I have some Arabic content that is justified according to western conventions.
I justified it because it is justified in ancient sources:
However, the way Arabic text justification works is by stretching the cursive words, instead of the whitespace.
So what I would like to do is go into the font source, convert it to SVG, and pick out the individual glyphs. It is straightforward for (i.e.) Hebrew, but now I start getting lost for Arabic.
Every Arabic letter can have multiple forms (i.e., isolated, initial, medial, final, some with all, some with a few). I am ignoring the diacritics for now as the early Quran from these images above didn't use them.
What I've noticed in Arabic font rendering (and I don't know much about Arabic), is that the cursive letters change shape significantly when used in different places in a word. Maybe that's all defined by the initial/medial/final business. I'm not sure.
When I look at an Arabic font, I see individual glyphs in their isolated form. How do I see them in the initial/medial/final forms within the font? Precisely when I turn the font to SVG?
If all it is is that each letter can have 2-4 forms, and I am ignoring the diacritics, and there are let's say 28 characters in the alphabet (even less if you remove all diacritics), then in SVG I should see 2-4 * 28 glyphs, correct?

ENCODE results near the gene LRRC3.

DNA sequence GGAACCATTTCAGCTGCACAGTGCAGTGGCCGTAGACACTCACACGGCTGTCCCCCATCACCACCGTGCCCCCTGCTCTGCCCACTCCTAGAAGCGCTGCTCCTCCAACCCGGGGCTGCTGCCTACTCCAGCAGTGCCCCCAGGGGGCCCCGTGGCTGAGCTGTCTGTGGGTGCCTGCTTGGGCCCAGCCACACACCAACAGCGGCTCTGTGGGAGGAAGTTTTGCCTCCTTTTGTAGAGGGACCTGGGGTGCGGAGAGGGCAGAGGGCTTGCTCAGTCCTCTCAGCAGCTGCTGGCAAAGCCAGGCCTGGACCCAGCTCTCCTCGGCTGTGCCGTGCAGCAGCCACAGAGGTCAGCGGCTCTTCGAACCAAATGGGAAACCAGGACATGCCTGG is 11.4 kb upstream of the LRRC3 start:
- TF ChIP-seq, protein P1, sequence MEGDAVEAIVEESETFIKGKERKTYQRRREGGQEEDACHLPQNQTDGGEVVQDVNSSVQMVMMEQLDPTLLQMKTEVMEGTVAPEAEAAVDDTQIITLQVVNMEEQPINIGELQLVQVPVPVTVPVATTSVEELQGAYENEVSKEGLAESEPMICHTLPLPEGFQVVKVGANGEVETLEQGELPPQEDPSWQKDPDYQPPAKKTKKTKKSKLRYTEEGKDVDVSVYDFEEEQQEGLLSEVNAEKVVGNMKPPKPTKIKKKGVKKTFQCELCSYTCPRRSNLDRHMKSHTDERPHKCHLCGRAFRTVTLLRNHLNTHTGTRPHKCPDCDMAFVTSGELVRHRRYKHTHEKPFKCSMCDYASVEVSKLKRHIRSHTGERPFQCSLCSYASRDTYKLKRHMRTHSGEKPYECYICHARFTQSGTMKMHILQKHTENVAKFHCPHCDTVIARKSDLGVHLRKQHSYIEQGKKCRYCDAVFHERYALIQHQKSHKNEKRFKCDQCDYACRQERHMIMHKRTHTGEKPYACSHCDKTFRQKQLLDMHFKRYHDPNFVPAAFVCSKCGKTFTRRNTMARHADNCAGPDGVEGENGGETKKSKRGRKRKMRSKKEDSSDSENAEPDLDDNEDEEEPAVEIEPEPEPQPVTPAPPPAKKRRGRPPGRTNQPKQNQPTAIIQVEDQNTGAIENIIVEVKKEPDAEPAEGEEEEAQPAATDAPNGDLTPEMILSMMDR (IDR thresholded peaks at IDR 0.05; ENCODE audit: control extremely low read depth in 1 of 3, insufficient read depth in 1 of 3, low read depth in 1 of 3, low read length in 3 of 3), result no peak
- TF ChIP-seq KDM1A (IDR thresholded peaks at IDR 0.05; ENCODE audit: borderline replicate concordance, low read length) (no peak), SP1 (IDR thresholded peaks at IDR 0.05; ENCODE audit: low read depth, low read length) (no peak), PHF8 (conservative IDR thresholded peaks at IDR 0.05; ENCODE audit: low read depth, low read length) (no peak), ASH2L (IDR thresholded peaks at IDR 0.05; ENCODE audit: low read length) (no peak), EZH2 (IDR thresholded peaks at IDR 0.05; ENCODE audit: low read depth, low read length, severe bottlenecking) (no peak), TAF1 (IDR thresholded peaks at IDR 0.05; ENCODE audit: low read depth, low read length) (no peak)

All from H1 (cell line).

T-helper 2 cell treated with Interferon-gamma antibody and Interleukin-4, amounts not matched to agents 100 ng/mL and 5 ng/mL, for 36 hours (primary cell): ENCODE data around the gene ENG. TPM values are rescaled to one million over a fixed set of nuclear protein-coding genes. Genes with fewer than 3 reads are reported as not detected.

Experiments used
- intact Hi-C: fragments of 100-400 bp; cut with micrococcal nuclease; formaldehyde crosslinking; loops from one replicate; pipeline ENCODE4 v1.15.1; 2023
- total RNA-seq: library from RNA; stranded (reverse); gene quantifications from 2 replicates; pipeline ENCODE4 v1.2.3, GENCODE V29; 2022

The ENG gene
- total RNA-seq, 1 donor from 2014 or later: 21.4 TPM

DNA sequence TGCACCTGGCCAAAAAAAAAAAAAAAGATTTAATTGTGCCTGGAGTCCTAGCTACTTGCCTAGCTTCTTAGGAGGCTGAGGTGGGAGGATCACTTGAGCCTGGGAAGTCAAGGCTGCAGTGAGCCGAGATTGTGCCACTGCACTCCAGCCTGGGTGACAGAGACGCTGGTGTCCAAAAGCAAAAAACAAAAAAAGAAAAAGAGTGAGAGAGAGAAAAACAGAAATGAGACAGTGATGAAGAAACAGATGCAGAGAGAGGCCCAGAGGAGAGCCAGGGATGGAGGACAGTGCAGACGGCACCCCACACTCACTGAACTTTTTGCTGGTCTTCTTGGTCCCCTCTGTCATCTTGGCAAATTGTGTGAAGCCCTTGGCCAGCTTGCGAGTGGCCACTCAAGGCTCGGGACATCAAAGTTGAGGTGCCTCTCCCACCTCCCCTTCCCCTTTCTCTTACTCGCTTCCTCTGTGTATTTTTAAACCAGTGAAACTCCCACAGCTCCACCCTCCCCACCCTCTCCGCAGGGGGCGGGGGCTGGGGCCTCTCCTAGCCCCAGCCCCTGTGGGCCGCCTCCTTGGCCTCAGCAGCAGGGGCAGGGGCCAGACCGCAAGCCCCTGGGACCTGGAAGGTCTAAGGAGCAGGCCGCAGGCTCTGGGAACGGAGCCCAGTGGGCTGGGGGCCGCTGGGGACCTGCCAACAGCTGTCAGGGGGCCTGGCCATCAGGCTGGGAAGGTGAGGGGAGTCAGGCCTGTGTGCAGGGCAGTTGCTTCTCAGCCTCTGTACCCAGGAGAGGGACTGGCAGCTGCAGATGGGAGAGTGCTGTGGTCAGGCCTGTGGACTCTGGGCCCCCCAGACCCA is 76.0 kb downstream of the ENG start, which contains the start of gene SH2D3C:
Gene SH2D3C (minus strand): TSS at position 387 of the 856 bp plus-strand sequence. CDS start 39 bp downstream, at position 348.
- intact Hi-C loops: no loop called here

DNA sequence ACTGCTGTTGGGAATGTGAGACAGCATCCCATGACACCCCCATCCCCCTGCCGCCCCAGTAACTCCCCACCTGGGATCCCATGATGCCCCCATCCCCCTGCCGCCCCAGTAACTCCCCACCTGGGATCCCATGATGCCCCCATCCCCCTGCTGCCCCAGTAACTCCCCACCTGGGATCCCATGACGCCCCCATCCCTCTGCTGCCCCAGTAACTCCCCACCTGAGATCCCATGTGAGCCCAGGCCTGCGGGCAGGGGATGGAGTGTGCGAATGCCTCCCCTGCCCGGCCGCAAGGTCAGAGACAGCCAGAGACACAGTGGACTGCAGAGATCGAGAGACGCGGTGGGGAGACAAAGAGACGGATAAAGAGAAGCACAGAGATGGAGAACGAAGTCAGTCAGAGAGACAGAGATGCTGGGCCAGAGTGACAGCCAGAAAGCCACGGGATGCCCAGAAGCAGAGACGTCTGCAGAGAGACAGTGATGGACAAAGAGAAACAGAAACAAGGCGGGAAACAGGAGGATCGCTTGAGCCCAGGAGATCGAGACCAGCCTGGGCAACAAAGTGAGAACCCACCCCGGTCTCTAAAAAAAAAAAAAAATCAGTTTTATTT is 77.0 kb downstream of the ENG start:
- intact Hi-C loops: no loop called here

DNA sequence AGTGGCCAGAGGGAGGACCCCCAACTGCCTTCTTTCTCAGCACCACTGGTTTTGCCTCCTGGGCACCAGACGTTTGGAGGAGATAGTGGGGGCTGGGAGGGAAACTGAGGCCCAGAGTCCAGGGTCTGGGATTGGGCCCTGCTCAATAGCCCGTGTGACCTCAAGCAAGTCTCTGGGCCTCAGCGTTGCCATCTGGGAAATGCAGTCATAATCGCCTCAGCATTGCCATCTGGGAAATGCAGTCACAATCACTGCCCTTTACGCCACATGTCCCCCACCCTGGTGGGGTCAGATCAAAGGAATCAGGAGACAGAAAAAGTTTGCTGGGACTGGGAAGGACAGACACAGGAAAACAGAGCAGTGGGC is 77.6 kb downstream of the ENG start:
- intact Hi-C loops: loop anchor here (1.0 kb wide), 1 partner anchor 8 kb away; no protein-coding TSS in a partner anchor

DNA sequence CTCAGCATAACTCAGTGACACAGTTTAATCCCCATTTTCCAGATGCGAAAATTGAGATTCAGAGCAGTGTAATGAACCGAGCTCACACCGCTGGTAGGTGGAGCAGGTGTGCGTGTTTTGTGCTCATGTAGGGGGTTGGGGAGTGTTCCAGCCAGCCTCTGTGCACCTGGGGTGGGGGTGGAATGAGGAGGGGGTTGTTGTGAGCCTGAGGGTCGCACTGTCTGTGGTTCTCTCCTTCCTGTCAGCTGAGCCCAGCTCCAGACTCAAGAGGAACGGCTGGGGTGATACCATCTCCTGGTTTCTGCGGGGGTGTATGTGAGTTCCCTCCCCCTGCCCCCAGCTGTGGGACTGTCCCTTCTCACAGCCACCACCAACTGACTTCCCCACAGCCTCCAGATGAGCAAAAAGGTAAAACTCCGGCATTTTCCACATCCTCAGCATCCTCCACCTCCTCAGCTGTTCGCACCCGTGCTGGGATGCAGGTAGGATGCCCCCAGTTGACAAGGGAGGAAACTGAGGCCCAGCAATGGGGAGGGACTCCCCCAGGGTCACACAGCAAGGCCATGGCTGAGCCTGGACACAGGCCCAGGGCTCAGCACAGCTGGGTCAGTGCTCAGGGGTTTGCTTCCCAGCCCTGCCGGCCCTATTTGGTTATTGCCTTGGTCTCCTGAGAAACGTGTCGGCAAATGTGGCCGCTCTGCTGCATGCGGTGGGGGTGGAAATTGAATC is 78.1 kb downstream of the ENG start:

Then for the rules of the layout. If I draw an SVG path per glyph, is there anything special I need to do to connect the edges of the glyphs, so it forms continuous cursive? Do I need to test every combination of letters? Or is it somehow constructed, so I work on each letter variant on its own, and somehow because of the positioning of the strokes, everything will "connect"?
It is why I would like a brief overview of how the font rendering engine renders Arabic text. What is going on under the hood that would help me better understand how to do this project? How is it making the seamless connections between letters? How is it picking the variant (is it simply, "if it's in the middle, use medial, otherwise at the end, use final, otherwise at the beginning use initial, otherwise use isolated" type thing?)